Investigation of induced thermo-mechanical response and cure kinetics during processing of carbon fiber reinforced plastics.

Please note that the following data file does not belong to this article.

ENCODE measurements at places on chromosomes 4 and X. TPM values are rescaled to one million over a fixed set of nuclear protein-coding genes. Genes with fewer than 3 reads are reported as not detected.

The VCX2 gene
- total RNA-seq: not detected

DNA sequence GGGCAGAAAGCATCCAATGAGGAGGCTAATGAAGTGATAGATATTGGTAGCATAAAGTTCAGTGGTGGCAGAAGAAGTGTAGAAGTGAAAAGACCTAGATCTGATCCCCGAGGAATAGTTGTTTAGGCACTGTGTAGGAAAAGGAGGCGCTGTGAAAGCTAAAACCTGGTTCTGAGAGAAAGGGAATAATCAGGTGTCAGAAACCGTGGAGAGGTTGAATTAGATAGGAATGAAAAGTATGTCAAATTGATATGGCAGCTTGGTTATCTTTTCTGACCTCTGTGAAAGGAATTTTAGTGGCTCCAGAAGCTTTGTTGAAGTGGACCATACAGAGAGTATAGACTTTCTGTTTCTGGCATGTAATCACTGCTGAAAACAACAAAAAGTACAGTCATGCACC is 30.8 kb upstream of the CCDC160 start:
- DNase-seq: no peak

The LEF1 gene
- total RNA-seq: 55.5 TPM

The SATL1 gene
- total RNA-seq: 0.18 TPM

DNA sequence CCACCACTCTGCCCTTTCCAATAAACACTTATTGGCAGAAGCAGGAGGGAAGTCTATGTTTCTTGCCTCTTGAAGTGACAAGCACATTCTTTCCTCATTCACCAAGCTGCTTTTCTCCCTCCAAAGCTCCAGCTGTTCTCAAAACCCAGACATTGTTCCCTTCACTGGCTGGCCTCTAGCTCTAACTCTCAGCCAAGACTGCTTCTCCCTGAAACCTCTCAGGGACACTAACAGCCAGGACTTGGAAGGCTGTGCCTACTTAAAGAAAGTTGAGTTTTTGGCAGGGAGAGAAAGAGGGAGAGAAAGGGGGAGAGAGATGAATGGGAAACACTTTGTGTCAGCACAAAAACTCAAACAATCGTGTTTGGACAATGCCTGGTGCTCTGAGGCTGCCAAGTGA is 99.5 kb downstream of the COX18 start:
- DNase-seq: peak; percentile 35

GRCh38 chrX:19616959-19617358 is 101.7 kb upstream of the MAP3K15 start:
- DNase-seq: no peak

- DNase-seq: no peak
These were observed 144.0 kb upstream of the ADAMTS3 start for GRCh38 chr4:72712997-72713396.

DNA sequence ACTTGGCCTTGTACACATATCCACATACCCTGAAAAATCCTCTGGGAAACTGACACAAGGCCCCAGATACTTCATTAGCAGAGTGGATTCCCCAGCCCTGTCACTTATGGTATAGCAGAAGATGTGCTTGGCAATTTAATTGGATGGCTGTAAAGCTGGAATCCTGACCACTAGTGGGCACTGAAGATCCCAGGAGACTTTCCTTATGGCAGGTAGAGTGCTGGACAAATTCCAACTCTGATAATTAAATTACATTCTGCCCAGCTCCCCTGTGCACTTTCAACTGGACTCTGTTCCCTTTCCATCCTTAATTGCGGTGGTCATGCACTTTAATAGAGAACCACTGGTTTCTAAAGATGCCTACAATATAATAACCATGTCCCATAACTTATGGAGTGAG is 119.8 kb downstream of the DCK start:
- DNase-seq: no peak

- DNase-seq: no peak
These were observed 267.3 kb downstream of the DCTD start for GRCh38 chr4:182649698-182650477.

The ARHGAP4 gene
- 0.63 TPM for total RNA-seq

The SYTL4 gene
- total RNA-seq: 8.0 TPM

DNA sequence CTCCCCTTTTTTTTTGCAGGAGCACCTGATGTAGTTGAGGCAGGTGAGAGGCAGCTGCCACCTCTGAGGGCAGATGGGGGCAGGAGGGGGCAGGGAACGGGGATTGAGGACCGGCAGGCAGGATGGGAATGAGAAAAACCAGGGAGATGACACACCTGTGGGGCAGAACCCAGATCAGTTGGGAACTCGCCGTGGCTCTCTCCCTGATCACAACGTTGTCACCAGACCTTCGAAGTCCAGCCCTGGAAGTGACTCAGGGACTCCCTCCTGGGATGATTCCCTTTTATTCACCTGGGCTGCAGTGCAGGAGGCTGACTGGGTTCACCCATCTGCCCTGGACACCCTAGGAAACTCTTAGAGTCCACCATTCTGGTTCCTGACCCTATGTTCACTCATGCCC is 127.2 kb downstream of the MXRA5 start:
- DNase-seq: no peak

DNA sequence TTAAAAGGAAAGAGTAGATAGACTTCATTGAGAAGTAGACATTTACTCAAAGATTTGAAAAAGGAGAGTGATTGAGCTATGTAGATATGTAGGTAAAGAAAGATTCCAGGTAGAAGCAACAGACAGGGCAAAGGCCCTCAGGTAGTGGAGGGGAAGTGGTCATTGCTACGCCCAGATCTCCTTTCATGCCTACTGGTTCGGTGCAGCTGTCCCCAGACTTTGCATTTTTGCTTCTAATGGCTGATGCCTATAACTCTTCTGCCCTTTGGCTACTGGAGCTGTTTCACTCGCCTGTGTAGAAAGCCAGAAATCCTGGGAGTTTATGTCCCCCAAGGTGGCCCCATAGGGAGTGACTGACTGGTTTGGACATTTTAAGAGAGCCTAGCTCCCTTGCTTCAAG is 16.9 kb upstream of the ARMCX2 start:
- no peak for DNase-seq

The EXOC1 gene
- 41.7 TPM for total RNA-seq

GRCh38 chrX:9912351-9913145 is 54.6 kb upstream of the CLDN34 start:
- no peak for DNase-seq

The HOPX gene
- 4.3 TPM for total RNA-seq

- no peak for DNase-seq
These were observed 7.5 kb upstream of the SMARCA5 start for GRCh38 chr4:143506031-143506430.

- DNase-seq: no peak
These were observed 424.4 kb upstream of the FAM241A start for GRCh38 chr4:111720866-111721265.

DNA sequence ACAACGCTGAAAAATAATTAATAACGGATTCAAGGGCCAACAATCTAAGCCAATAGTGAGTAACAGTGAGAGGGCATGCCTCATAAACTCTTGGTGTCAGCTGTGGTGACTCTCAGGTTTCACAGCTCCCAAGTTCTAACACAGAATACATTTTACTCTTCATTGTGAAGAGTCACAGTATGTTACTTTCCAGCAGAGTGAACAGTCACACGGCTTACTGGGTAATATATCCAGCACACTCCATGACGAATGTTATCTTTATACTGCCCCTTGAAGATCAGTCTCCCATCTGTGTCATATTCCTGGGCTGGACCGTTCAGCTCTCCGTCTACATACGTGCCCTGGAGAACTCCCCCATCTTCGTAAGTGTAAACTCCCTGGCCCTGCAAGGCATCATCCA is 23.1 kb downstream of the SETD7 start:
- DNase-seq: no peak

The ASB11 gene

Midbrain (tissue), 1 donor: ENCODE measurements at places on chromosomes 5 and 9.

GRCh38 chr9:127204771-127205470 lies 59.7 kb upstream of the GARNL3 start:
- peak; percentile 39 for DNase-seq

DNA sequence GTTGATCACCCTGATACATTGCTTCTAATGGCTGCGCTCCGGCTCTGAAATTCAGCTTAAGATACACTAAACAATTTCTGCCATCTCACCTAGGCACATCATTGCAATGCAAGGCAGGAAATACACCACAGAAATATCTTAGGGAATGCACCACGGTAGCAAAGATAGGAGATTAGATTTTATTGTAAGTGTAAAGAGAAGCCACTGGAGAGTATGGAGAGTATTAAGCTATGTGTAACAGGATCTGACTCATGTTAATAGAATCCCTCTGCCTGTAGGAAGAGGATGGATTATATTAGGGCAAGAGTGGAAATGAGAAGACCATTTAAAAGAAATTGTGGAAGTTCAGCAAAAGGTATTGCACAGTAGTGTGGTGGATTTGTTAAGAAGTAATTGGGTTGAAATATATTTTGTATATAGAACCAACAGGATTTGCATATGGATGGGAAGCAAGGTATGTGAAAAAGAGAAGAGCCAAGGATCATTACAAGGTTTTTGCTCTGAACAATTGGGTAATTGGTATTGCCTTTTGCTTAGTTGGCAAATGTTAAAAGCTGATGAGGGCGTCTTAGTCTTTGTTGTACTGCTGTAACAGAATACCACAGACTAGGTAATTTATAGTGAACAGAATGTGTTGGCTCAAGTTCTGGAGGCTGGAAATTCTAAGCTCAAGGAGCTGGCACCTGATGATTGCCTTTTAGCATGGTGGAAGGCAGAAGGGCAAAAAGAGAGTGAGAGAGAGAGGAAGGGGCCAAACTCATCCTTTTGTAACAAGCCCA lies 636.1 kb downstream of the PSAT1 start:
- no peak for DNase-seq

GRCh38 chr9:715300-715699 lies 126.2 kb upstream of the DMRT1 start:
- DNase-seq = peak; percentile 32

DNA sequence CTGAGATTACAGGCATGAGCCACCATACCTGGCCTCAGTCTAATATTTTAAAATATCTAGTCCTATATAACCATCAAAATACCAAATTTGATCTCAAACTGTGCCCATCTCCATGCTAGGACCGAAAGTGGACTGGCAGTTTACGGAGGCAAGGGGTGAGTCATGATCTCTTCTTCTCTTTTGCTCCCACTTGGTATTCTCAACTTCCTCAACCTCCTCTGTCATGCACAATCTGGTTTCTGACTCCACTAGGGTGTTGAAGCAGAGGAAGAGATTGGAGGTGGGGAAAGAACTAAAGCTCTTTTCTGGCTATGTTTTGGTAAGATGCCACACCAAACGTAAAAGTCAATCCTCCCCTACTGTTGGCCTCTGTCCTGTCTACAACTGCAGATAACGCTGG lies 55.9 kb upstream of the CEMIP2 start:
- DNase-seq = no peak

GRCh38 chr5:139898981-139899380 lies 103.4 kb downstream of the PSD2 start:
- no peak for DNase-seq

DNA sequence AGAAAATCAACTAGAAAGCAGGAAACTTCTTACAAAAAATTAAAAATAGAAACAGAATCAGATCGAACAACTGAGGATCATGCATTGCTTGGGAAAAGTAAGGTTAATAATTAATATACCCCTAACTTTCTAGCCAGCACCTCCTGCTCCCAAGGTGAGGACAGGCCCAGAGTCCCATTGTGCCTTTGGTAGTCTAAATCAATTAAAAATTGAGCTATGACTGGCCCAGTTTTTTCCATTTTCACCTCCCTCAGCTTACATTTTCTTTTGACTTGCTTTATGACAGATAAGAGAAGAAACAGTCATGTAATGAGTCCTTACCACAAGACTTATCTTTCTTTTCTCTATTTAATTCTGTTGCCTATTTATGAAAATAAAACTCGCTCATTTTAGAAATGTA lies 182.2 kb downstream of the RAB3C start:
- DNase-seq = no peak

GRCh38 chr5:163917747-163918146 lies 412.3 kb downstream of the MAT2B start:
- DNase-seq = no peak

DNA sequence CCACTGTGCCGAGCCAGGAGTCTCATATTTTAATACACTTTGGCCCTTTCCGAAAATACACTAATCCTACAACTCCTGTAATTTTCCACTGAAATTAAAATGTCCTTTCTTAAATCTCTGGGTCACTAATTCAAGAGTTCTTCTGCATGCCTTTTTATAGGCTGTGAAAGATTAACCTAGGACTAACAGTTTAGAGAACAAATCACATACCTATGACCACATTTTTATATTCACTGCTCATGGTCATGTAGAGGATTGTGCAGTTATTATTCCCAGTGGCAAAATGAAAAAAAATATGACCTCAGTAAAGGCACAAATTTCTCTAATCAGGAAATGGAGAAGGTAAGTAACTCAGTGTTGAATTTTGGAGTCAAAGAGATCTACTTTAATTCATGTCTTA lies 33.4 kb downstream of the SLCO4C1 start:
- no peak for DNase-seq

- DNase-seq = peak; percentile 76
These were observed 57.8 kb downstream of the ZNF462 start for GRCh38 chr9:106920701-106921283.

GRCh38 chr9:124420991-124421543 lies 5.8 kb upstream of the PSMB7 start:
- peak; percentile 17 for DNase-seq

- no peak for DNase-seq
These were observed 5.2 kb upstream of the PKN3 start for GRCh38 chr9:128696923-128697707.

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The manufacture of laminated composite materials using a thermosetting resin matrix is a complex process that can be understood with a knowledge of cure kinetics, heat transfer, and structural mechanics. During laminate manufacture, reinforcing fibers are impregnated with resin and subjected to catalytic conditions. Under these conditions, the resin transforms from liquid to solid as polymer chains form a crosslinked network. During this process, the phenomenological events of gelation and vitrification influence the ability to process the resin. Prediction of these events with kinetic modeling allows the optimization of the manufacturing process and insight into the final material properties. This thesis investigates the application of kinetic models to, specifically, the Pro-Set 117LV/229 epoxy system. Additionally, it is demonstrated that residual stresses develop in laminated composite as cure progresses. The residual stress state is affected by the processing history of the component and has an impact on component dimensionality and strength.